AKA: Fangs of the Tigeress
Director: Lau Kar-Leung
Producer: Mona Fong
Cast: Lau Kar Leung, Kara Hui, Hsiao Hou, Wang Lung Wei, Gordon Liu, Wilson Tong Wai-Shing, Kwan Yung-Moon, Walter Cho Tat-Wah, Yuen Tak, Robert Mak Tak-Law, Wang Ching-Ho, Wang Sha, Ngai Tung-Gwa
Running Time: 119 min.
By JJ Hatfield
My Young Auntie is one of the best period pieces with Lau Kar Leung at the helm. His job was made a lot easier with a cast that included Hsiao Ho, Kara Hui and Dick Wei and the usual Shaw Brothers including Gordon Liu.
In order to keep a family fortune away from his evil younger brother, senior uncle marries a young woman who has worked for his household most of her life. He has always been very kind to her and as a favor she marries him to keep the inheritance safe until she can deliver the deeds to Jing – chuen, played to perfection by Lau Kar Leung. Even though Dai nan is quite young she warrants the title of “Senior” due to her position within the family.
Young Auntie is played wonderfully by Kara Hui Ying-Hung. Not only does she demonstrate why she was the first woman to win a Hong Kong Best Actress Award, she performs the fight scenes as skillfully and realistically, even better than anyone could have asked for! I have tremendous respect for Kara Hui. Lau took her under his wing and taught her how to showcase her amazing potential with too many different styles and weapons to count, but he also made certain she also had a chance to stretch a bit in her acting skills.
While Jing-cheun is out, his son (Hsiao Ho) returns home early and brings along several pals. He has been studying in Hong Kong and when he arrives he finds a strange woman in his father’s bed and she even claims to own the house! This turns into a great fight scene that damages and messes up the artifacts and calligraphy Jing – chuen has been lovingly collecting and protecting for decades. Although the fight is between Jing – chuen’s “Auntie” and Toa, Dai nan uses her position as a senior of the family to have Tao punished.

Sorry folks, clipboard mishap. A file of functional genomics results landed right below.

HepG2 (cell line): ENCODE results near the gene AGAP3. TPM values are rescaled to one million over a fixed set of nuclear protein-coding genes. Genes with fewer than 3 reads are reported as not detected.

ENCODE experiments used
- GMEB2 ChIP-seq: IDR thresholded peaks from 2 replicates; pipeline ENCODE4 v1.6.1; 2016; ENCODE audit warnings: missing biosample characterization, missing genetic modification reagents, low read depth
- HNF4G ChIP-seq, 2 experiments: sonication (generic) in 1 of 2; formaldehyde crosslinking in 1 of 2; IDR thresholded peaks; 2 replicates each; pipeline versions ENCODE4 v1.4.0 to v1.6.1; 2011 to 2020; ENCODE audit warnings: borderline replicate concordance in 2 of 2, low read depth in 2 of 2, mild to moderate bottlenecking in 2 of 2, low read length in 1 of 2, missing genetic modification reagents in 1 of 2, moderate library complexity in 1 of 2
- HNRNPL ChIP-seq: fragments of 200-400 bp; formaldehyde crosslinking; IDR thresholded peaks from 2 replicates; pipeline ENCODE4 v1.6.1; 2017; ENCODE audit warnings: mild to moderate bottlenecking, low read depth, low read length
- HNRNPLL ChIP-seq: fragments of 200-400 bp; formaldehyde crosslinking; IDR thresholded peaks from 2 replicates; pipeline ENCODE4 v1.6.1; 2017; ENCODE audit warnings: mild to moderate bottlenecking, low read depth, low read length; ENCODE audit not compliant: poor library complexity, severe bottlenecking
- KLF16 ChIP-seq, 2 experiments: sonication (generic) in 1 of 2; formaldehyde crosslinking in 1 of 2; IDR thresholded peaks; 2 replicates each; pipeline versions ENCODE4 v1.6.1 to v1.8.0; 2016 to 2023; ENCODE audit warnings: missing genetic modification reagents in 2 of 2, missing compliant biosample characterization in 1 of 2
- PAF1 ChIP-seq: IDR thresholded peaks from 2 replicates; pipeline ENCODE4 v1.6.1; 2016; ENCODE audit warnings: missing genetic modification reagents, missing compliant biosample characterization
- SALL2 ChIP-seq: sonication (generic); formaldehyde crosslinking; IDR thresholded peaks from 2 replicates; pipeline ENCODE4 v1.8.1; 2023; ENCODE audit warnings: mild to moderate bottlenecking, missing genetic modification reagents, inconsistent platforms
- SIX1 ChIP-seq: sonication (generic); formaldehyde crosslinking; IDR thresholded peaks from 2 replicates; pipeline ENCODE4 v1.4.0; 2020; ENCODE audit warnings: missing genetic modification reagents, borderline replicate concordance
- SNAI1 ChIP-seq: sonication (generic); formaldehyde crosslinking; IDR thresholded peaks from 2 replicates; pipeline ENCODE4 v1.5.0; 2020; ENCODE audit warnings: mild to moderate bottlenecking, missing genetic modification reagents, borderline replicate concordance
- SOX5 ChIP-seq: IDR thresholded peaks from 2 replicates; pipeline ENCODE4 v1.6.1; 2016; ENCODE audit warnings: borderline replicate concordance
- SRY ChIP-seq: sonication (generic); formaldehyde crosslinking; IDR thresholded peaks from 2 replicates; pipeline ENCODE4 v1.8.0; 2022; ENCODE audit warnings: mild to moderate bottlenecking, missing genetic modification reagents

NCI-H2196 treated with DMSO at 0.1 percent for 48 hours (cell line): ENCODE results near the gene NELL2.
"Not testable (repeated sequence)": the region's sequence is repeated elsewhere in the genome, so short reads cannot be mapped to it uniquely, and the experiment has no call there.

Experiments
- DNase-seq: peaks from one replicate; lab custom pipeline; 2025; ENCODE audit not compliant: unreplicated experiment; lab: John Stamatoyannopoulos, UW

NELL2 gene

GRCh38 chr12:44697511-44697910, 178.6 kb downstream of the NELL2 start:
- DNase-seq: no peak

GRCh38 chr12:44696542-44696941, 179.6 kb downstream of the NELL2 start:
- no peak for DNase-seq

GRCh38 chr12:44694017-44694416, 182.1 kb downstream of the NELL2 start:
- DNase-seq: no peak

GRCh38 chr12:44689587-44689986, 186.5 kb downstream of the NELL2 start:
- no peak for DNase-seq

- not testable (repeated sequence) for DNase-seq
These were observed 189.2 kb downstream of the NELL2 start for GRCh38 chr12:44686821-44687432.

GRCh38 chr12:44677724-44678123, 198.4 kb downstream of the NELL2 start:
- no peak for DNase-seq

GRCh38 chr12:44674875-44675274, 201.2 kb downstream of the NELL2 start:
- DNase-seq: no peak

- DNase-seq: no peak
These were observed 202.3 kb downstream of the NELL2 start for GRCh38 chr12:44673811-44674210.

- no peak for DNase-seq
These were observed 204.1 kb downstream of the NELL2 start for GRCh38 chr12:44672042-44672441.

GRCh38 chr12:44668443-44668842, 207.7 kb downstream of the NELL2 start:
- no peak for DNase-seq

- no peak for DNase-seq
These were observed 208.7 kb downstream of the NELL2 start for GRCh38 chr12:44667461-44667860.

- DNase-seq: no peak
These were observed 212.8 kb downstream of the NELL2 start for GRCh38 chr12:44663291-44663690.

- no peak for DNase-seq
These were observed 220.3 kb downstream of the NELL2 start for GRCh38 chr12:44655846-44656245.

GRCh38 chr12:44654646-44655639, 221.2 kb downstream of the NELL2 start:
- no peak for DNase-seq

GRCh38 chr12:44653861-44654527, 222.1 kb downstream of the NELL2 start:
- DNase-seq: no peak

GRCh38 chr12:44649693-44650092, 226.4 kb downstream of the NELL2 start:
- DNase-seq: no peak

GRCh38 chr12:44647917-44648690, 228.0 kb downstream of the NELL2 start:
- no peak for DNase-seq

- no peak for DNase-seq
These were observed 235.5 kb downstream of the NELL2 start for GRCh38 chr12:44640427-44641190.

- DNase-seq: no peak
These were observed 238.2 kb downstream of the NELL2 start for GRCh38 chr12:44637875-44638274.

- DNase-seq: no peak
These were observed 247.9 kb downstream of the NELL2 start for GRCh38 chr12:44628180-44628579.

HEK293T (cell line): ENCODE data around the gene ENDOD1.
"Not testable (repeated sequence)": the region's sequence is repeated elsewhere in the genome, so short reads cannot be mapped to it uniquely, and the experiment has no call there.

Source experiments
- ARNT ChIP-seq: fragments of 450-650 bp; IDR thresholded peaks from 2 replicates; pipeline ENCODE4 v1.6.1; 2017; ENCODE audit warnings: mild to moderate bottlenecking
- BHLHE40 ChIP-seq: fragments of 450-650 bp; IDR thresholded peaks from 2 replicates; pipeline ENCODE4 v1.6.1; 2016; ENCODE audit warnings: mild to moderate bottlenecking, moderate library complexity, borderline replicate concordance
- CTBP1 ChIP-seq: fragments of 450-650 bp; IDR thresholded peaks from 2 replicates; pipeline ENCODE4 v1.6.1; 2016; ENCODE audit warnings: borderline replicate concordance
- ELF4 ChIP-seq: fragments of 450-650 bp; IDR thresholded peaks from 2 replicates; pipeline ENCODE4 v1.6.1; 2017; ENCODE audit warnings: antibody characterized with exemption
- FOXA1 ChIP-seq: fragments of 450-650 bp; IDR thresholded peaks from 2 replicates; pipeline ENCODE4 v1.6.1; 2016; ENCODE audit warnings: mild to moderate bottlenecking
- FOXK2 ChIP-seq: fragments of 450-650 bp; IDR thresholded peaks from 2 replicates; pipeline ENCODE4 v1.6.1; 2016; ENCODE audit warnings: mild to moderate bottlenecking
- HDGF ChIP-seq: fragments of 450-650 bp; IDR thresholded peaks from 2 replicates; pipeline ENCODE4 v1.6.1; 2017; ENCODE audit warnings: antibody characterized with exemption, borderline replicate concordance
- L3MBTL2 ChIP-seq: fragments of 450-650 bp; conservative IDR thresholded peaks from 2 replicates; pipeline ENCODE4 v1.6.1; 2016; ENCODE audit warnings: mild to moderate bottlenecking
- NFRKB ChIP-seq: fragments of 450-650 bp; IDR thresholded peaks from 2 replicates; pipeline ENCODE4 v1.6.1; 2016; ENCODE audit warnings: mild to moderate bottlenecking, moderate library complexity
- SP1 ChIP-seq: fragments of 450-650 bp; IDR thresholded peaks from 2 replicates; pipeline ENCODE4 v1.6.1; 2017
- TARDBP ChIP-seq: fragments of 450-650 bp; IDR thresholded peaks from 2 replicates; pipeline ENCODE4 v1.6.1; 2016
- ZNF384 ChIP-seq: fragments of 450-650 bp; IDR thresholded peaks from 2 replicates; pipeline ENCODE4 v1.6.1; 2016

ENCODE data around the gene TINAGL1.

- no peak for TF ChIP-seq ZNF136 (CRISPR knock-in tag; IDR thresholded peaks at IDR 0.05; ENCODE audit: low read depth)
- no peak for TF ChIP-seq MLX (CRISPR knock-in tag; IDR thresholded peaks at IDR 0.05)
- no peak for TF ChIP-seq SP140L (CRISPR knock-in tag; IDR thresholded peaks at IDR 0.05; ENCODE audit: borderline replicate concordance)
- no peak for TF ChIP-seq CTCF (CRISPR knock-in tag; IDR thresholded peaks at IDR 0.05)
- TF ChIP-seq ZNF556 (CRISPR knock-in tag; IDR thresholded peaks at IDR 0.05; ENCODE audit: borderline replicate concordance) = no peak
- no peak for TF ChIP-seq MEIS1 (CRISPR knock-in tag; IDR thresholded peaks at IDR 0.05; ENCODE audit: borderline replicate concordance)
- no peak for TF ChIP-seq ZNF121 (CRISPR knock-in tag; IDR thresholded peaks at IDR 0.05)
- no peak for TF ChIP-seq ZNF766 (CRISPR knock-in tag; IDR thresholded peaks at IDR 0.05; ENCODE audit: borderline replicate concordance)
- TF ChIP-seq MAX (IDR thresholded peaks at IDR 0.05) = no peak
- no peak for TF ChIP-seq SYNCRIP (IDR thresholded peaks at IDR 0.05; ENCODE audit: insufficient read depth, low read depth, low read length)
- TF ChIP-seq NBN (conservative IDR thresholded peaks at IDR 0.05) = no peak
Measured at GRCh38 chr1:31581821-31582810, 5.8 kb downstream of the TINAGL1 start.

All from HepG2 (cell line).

When Young Auntie has decided she needs some new clothes appropriate for her role as a senior, Jing – chuen sends a very reluctant Tao with her into town to buy new clothes. Though a family senior, she has never experienced anything like the wares and goods sold in town. She is positively mesmerized by all the colored lights, beautiful clothes and jewelry. Toa has no interest in shopping so he let’s Young Auntie shop while he waits elsewhere.
While spell bound by the wonders she sees in the stores, she is criticized as being a *bumpkin* with out-dated clothes and an old fashioned hair style. You must see this for yourself; so, let’s just say things don’t go as planned and before you know it Tao and Auntie are having an undeclared contest to show their kung fu abilities skills. Their competing with each other is a constant and amusing aspect of the film. When they arrive home Jing – chuen is near hysteria, and you really can’t blame him. He is very much grounded in the behaviors and actions of traditional Chinese and has great difficulty comprehending the changes around him. And the changes have just begun!
Third Uncle tricks his relatives and takes advantage by stealing the deeds belonging to Young Auntie. The only way they can make things right is by retrieving the documents that prove Auntie is the senior of the family, preventing third uncle from gaining all. Third uncle, his Godson and the rest of his gang are not about to allow that to happen so they form a trap. The resolution involves one of the largest fights involving individuals (as opposed to a war scene) and one of the best fight scenes in a Lar Kar Leung list of credits! Everyone involved in the constant changing enemy and weapon fighting play their part to perfection. The characters tend to fight along the lines of their personality and it works great! Lau does make sure there is some comedy however it works well enough to help provide material for the film and characters, good and bad.
The film’s third act is virtually non stop. “Auntie” puts the guys through a little fitness training and the rest of the film is well choreographed, intense multiple fights! The screen is filled with two or three of the main cast but you can almost always see other fights taking place around the actors. There is no shortage of action especially martial arts and martial arts with well over a dozen different weapons.
If it looks cool, it’s in the movie. Young Auntie is a film you will definitely enjoy and want to see again!
JJ Hatfield’s Rating: 9/10